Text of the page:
By Mary Ruth Branstetter, LCSW, LCAC, RPT
The problem with emotions/feelings is that many people do not know how to talk or appropriately cope with their feelings. Also, a person may know or want to talk about their feelings, but it may be a struggle finding someone to truly listen and understand.
I believe this to be true for both adults and children. In that regard, dealing with emotions is like a lot of “other things” in life; we often copy what we grew up or grow up with in our families or see in society. For example, if you are told not to cry or, “Just pull yourself up by your bootstraps,” one learns to keep things inside and not talk or show their true feelings.
Another example might be frustration or anger. If anger was never talked about in the home or was only displayed in an aggressive manner, that is what may be learned and repeated as a normal reaction.
Occasionally, the opposite stance may be taken – such as, “I am never going to deal with feelings the way they were expressed in my home or by my role models.” This also can be unhealthy, leading to passivity and suppression of true emotions. Suppressing feelings can only work as a coping skill for a certain amount of time before problems start to surface socially, in personal relationships, and/or in physical and mental distress. Such distress may take the form of overeating, overspending, depression, anxiety, repeated health problems, or self-medicating with alcohol or drugs.
With regard to our children, trying to teach them healthy ways to talk about and express their feelings is becoming a critical skill because our children are exposed at earlier ages to influences through social media, be it TV (including 24-hour news coverage), movies, video games, etc. They may or may not be emotionally and/or mentally ready to handle or understand some of these influences in a healthy manner. For small children this may result in some form of regression, acting out in anger or destructive ways, or development of unexplained fear.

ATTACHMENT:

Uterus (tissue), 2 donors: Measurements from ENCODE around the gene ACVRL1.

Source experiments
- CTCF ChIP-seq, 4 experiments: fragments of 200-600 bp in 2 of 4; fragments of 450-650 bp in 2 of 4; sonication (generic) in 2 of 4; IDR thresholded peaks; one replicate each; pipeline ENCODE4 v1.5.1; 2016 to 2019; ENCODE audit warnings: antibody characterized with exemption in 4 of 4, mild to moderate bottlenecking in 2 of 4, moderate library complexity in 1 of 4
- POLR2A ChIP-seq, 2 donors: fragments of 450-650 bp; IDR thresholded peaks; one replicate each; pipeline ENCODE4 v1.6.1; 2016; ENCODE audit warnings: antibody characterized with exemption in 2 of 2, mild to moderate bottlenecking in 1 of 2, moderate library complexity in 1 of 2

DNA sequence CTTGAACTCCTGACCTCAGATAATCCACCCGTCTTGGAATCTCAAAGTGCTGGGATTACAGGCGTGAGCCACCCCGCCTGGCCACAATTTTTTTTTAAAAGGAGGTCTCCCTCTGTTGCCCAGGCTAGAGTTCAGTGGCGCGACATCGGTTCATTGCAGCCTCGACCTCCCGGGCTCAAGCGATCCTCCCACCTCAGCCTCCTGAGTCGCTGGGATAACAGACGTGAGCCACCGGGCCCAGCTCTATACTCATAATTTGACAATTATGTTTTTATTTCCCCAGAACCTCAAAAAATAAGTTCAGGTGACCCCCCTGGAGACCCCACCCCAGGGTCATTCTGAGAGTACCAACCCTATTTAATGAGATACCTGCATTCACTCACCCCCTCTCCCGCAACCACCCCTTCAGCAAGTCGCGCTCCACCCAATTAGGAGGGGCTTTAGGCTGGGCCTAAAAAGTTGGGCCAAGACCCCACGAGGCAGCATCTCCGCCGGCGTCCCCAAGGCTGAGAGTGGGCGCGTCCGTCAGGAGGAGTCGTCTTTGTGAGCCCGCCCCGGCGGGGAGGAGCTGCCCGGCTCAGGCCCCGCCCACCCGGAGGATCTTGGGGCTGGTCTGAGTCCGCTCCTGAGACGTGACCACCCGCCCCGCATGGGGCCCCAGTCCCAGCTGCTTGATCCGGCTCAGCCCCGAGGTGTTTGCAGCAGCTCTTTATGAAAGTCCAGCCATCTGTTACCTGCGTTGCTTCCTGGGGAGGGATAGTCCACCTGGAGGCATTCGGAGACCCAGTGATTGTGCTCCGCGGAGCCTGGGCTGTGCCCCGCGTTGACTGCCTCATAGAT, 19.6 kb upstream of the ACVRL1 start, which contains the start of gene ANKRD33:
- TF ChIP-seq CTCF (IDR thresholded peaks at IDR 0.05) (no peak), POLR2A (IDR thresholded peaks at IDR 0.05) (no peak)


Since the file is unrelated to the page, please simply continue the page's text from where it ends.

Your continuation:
Some of our kids are learning/modeling what they see in social media or video games as a way to handle conflict, hurt feelings, competition or disappointment. These forms of media may disrupt our children’s abilities to learn how to carry on a conversation with an actual person, resolve conflict without aggression, read another person’s body language or recognize basic societal social cues. The inability to grasp these communicative skills can eventually leave a child emotionally stunted.
This may sound overly alarming or overstated, especially if you have very young children. However, think about it in terms of when they start preschool, prekindergarten or kindergarten. How will they adjust to school, learn to make friends, talk to you or another trusted adult when it really matters?
Children can experience the same range of primary emotions as adults such as fear, anger, anxiety, grief, depression and, of course, happiness, hope and joy. It is never too early or too late to take 5-15 minutes to ask your kid(s) about their feelings and how to deal with them in a way that helps them feel better if needed without disrespecting or harming another person or thing. If you are unsure how to do this, there are many books for all age groups on feelings and healthy coping skills at local libraries, bookstores and online.
Also, do not be afraid or hesitant to consult with a mental health professional for guidance. This is an investment in your child’s long-term preventative emotional and mental health that will impact the rest of their lives in terms of personal relationships, academic success, career success, physical health and positive self-worth.
Mary Ruth Branstetter, LCSW, LCAC, RPT, serves as Youth First School Social Worker at St. Joseph School in Vanderburgh County.